Thursday, January 01, 2015

Happy New Year Hunt

I try to hunt at least a little on New Year's Day, which is a bit superstitious (Thanksgiving too, another story). I have been worried that Ataika, best of all dogs, was getting depressed from lack of activity; hell, I was, beleagured by, first, lack of feedback and misleading written advice from the new Rheumatology office, which caused one crisis (wouldn't you think that a bottle that told you to take it for "one month" meant THAT, and not "Then come back for another?") Then, my own stupidity led me to take too high a dose of another med without realizing some rather strong side effects- mea culpa. (I should note here that my "real" docs, Sarah and Jen, are perfect , and have nothing to do with these problems).

But even at my worst, I believe that I have a duty to my animals. Last week I wrote to Gil:

"Yesterday I made some sort of resolution that regardless of what I felt like I HAD to take Ataika out— she, the most cheerful and inteligent of dogs, seemed to be getting seriously depressed.

"Gil, it might be the best decision I have made in months. She and her line continue to be as remarkable as their Kazakh breeders claim. Remember, my old Lashyn died of “old age” when she was younger than Ataika’s mother Oska was when she gave birth to Taik (14!), and Oska then lived to 20! Her mother, Arys,  made 19.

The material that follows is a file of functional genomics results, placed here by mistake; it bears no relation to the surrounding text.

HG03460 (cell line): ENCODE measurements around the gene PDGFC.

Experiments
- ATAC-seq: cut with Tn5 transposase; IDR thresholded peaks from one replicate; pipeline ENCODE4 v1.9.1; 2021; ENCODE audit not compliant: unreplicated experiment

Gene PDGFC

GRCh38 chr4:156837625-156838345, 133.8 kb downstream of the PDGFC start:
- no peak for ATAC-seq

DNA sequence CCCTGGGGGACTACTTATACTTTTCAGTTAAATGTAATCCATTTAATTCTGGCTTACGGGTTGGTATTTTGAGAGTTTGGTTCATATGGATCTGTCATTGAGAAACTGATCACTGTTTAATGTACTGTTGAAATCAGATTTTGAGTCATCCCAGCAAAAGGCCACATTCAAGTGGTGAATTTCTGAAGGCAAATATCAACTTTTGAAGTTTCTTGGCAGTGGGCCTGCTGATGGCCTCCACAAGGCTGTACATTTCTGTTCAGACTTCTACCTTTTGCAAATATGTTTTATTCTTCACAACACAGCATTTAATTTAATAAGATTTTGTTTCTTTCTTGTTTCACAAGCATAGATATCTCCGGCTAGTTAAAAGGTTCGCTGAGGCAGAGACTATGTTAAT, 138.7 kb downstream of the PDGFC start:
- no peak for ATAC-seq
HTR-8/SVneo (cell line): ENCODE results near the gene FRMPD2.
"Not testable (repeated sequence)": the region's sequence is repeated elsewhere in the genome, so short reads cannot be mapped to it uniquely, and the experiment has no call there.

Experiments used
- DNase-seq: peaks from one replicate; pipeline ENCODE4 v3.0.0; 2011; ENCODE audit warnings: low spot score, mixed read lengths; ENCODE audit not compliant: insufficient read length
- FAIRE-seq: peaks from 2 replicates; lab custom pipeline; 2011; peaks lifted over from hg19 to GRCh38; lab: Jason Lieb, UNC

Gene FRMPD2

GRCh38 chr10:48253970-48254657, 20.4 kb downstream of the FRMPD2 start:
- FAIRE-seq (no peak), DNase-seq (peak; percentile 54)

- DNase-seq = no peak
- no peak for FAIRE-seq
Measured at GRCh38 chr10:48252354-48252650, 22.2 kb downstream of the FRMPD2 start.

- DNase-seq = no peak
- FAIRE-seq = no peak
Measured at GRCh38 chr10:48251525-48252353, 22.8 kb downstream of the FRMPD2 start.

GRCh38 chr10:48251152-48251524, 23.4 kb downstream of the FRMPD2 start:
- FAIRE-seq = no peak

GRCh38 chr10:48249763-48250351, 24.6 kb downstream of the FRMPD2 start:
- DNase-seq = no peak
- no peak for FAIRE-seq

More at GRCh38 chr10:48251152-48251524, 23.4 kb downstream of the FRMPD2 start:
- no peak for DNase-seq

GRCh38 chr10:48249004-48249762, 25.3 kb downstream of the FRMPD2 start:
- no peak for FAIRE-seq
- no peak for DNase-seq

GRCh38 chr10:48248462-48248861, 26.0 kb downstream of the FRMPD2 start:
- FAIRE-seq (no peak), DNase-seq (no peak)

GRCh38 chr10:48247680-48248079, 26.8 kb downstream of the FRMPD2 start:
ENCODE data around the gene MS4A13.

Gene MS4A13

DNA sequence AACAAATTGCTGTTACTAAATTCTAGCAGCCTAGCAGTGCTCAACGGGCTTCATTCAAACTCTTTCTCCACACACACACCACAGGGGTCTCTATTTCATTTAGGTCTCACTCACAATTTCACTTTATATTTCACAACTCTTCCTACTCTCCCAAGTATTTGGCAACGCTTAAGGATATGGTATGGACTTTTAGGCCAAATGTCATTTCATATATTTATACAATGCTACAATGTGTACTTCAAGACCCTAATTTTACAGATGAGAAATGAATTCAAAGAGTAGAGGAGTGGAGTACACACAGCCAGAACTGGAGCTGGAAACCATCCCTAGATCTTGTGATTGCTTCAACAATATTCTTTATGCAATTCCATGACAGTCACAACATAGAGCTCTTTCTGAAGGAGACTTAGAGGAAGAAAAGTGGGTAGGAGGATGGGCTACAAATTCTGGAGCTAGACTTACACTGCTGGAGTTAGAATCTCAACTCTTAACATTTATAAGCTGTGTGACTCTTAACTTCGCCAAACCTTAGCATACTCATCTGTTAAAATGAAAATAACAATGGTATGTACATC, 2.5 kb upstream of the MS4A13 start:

"Taik is ten, and virtually hadn’t  hunted for around nine months. Not only did she seem utterly fit; she put up  a hare, ran it through a barbed- wire fence; remembered to flatten like a snake at full speed to go under the lowest strand; nearly caught up, turned it, forced it to flatten its ears (only hard- pressed hares do); ran it over a hill and out of sight, and returned promptly at my whistle, jumping OVER the four strand fence on her way back. Then hunted attentively for a half- hour over rough ground. As for me, I walked further over that rough ground than I had in a year!

"What a girl she is! I am sore but feeling re- energized. As for my future breeding, I am also thinking of her daughter Larissa, who embodies much of the line’s virtues,  and has already been offered as breeding stock…

"To be continued- I think I will take her out for quail next!"


I  appended this photo of 'Rissa-- who resembles her most of all her offspring-- by Shiri, leaping like her mother:

Today I took Ataika out for a run, hoping for a cottontail.